On the afternoon that the cabinets and built-ins were delivered, I was so excited. I ran through the house, snapping pictures of all the woodwork propped against walls and laying on the floors. I beamed with pride as I identified my living room mantle and the utility room cabinetry. I skipped through the unfinished pieces and tried to imagine where everything was going to fit.
The next morning, I was showing the photos to my mother on my phone. There was a photo of one of my living room bookcases propped on its side. It was then that I first noticed a vertical support beam down the center of my bookcase.
“Hold on a minute! That’s not supposed to be there! It’s not that way on my plans! That middle bar is going to disrupt the flow of my shelves!!!!” I flung my massive sheets of house plans across mom’s kitchen table as I sought to prove myself right. “See?!!!! No center bar. They messed up! I gotta call Dominick!!” In my panicky state of mind, and on my itty-bitty phone, it actually looked like I would have all of twelve inches on either side of the center bar to display my bookshelf items. And twelve or so inches simply was not gonna do!!!
I decided it was best not to call Dominick and tell him my dilemma, since I was already determined to drive out to the site and size it all up again. That way, I could show him exactly what I didn’t like about my bookshelves. And, with a small moment of clarity, I also knew that my builder is too much like me. Had I called him and said, “I’ll be there in 30 to talk about that center beam on the bookcase,” he would have stewed and worried until I arrived, at which point we would have both been so frazzled that we would have been absolutely no good to each other. Instead, I dropped Vic off at school and headed south to my new home site unannounced.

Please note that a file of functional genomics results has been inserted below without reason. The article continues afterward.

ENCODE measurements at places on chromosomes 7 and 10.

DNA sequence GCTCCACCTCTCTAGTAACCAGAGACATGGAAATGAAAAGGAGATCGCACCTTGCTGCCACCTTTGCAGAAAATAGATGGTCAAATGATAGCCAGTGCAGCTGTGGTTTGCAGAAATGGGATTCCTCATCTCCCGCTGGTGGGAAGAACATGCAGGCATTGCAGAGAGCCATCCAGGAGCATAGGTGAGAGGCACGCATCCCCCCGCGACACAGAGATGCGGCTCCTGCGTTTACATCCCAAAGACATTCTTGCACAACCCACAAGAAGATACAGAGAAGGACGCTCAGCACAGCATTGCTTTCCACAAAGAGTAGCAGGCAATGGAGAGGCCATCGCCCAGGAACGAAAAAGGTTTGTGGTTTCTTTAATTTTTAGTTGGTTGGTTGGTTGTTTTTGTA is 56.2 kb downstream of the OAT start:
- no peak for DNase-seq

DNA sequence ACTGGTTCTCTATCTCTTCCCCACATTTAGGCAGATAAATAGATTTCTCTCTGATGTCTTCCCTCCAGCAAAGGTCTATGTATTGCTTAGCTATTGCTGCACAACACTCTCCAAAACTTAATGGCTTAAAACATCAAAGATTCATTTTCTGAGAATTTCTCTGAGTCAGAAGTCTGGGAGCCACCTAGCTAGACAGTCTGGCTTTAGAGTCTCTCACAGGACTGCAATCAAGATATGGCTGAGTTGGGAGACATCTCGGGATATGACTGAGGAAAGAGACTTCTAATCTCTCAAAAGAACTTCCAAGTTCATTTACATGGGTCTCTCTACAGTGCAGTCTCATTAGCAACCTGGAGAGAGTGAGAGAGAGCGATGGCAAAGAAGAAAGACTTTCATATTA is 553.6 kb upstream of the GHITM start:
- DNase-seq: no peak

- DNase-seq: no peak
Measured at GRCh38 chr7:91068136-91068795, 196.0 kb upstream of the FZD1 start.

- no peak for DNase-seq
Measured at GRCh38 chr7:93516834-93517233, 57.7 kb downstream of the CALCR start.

When I walked in, Dominick was tied up with one of the trim carpenters, so I marched on over to the bookcases and proceeded to size them up. Dominick later would tell me that he saw the look on my face and immediately said, “Oh, Jesus, help me through this one!” My mom remarked that, “At least he knew who to go to!”
While sizing up my bookcases, I chastised myself for worrying. I stood there, eyeball to wood beam, looking at the edge of one of my bookcases which easily stood five feet off the ground with the whole unit laying on its side. On. Its. Side!!!! Each shelf on the sides of the center beam was about 2½ feet wide. So much for my piddly little twelve inches theory. In fact, the bookcases are so wide that they HAVE to have the center beam for support. Once Dominick explained all that to me, I was okay, but I had unintentionally scared him well enough. I believe we call that, “my bad.” 😉
My builder got me back the next week. We were watching the stucco crew install my front porch columns when Dominick asked how I liked my doorknob. I eagerly looked at the front door and thought I spied something [cough, sputter] gold. He said, “Oh, come over here. You can see it better on this door.” We walked into the house and he led me to the back door where my fears were confirmed as I laid eyes on yet another plain, round, brass doorknob. I stared at it in disbelief, thinking that it was so unlike my builder to not let me pick something so prominently seen. I tried to be genteel about it as I stammered my inquiry: “Ohhh. Um…are they all going to be, you know, gold??”
He couldn’t hold it in any longer…he doubled over with laughter and staggered a few steps as he explained the concept of construction locks to me. (For those of you who are clueless like me, construction locks are temporary doorknobs that are installed once any remotely-movable items of value are added to the home. They are removed when the permanent, pretty knobs are ready to be installed.) The best part was when he said, “I KNEW you would have that reaction!!! I could have bet money on it!!!!”
And then I threw my head back and yelled, “Oh, thank GOD those are not my doorknobs!!!”
Here’s a little kitchen preview while we wait for the painters to come in and stain all these cabinets that I can’t reach.